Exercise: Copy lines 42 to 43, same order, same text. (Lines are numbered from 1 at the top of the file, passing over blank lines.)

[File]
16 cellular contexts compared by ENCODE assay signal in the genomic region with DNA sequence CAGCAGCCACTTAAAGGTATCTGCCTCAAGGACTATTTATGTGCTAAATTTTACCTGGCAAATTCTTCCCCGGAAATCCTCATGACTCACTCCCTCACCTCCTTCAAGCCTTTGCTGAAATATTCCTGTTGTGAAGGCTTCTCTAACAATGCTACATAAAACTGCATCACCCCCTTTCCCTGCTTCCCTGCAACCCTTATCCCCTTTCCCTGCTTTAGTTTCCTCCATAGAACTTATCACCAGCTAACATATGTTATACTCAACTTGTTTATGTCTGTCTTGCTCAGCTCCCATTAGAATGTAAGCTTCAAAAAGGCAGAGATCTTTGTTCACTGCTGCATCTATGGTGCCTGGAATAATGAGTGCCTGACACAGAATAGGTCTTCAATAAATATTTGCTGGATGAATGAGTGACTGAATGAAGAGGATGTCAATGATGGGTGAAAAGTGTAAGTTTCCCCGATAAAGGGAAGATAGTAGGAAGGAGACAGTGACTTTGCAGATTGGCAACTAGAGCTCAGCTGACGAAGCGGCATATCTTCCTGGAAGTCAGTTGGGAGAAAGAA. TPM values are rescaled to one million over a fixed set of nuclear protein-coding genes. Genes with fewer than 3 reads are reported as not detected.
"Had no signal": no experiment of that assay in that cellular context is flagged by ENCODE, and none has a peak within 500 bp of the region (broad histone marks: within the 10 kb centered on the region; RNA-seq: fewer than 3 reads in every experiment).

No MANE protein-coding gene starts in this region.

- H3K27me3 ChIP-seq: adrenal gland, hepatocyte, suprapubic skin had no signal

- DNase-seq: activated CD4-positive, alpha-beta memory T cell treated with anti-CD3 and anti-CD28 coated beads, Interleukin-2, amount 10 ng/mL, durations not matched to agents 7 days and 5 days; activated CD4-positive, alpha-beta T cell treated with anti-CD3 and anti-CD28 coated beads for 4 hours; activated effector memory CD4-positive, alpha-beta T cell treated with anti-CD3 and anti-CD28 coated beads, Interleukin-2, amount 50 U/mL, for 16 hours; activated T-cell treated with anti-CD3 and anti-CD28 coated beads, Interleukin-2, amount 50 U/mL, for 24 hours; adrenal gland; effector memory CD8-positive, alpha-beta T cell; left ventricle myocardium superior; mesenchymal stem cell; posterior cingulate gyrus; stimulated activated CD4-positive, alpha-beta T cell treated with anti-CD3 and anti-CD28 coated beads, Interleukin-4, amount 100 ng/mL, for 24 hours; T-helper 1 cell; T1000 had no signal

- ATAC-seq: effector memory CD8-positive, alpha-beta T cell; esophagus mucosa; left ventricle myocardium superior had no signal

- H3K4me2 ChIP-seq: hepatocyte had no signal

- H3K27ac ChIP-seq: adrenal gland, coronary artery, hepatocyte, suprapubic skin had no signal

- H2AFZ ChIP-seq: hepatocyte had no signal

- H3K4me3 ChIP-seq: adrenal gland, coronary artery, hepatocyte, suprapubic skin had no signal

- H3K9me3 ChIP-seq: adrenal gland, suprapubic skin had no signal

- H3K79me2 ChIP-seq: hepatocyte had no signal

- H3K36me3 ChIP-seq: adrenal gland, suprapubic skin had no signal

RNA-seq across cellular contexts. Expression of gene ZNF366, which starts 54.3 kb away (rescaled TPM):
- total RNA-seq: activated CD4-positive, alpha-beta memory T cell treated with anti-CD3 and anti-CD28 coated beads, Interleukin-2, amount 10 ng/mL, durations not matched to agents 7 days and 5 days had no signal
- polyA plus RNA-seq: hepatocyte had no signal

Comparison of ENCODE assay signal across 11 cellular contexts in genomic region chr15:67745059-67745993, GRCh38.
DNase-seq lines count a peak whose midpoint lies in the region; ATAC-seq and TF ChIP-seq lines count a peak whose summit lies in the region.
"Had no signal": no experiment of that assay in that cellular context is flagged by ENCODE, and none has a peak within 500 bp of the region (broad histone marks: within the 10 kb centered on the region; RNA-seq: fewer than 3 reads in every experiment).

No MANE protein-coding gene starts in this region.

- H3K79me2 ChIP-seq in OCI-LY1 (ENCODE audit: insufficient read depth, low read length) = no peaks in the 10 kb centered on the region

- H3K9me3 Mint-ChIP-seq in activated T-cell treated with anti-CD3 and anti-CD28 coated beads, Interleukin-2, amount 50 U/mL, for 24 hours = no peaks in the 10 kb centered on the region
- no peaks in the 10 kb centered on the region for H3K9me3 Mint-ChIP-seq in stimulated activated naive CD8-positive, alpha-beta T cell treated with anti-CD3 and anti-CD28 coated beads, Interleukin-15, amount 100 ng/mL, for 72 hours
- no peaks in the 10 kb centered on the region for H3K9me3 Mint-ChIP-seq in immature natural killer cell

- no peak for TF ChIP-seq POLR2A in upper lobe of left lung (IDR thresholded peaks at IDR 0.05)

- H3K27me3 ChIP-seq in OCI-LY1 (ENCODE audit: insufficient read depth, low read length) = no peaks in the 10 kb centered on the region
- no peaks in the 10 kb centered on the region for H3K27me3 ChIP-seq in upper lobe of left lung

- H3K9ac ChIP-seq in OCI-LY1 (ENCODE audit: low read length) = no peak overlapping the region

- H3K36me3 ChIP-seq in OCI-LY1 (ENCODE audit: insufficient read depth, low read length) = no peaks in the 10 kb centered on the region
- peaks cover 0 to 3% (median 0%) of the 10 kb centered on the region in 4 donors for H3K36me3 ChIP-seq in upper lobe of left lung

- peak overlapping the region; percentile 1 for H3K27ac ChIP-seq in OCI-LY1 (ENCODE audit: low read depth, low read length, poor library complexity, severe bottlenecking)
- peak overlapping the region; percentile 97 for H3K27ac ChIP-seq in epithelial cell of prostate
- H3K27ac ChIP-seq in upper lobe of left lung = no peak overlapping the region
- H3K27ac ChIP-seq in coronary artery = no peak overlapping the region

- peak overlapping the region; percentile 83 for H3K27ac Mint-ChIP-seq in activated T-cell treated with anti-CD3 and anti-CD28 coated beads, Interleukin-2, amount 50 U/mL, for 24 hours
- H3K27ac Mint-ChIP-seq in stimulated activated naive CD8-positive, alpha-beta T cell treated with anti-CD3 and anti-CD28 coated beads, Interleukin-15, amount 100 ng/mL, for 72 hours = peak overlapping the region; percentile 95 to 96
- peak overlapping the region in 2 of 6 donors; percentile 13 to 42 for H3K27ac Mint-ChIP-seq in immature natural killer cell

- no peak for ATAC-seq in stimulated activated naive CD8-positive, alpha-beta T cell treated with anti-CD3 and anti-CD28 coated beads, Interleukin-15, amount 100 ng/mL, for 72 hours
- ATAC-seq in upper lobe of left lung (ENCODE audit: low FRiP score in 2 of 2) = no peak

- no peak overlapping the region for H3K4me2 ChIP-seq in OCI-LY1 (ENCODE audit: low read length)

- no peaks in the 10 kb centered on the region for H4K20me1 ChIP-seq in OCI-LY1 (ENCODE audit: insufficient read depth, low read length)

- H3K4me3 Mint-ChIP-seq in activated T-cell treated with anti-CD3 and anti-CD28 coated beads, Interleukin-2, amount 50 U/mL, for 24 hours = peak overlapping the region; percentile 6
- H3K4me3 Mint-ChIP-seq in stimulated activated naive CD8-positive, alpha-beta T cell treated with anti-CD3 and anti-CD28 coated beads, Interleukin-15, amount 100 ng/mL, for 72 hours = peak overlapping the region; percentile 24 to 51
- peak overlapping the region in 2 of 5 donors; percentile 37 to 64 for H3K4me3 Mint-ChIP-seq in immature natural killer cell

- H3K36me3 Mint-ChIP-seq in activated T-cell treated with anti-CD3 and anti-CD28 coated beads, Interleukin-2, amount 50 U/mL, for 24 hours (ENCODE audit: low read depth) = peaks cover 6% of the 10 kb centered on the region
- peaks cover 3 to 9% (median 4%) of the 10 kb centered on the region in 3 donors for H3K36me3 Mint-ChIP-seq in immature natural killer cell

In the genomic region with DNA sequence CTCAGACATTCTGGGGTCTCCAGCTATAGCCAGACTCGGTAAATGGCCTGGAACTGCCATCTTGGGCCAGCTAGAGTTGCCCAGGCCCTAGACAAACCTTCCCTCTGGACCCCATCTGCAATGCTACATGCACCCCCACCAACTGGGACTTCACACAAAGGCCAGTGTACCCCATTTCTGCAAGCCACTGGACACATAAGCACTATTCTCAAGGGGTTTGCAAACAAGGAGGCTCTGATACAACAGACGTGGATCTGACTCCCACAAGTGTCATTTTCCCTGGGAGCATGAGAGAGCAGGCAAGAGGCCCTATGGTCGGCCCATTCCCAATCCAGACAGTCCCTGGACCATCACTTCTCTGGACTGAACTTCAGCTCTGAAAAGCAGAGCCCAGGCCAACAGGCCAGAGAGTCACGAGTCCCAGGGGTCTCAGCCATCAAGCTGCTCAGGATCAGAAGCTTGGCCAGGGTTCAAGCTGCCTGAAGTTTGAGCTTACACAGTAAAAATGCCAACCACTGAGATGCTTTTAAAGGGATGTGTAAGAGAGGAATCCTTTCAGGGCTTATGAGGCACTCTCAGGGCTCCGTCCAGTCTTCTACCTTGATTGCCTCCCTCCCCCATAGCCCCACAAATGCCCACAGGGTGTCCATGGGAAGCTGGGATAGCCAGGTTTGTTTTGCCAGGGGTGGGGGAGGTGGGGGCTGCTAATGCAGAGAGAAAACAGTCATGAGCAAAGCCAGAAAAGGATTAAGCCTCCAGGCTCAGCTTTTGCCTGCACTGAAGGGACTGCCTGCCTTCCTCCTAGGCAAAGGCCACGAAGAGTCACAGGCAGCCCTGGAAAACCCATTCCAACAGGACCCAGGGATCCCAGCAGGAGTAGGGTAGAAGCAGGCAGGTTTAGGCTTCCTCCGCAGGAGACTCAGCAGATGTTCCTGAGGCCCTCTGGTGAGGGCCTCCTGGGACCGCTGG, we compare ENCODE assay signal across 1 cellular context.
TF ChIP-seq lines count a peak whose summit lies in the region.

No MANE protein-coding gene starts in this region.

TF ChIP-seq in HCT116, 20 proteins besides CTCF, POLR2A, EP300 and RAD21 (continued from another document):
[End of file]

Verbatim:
- H3K4me3 Mint-ChIP-seq in activated T-cell treated with anti-CD3 and anti-CD28 coated beads, Interleukin-2, amount 50 U/mL, for 24 hours = peak overlapping the region; percentile 6
- H3K4me3 Mint-ChIP-seq in stimulated activated naive CD8-positive, alpha-beta T cell treated with anti-CD3 and anti-CD28 coated beads, Interleukin-15, amount 100 ng/mL, for 72 hours = peak overlapping the region; percentile 24 to 51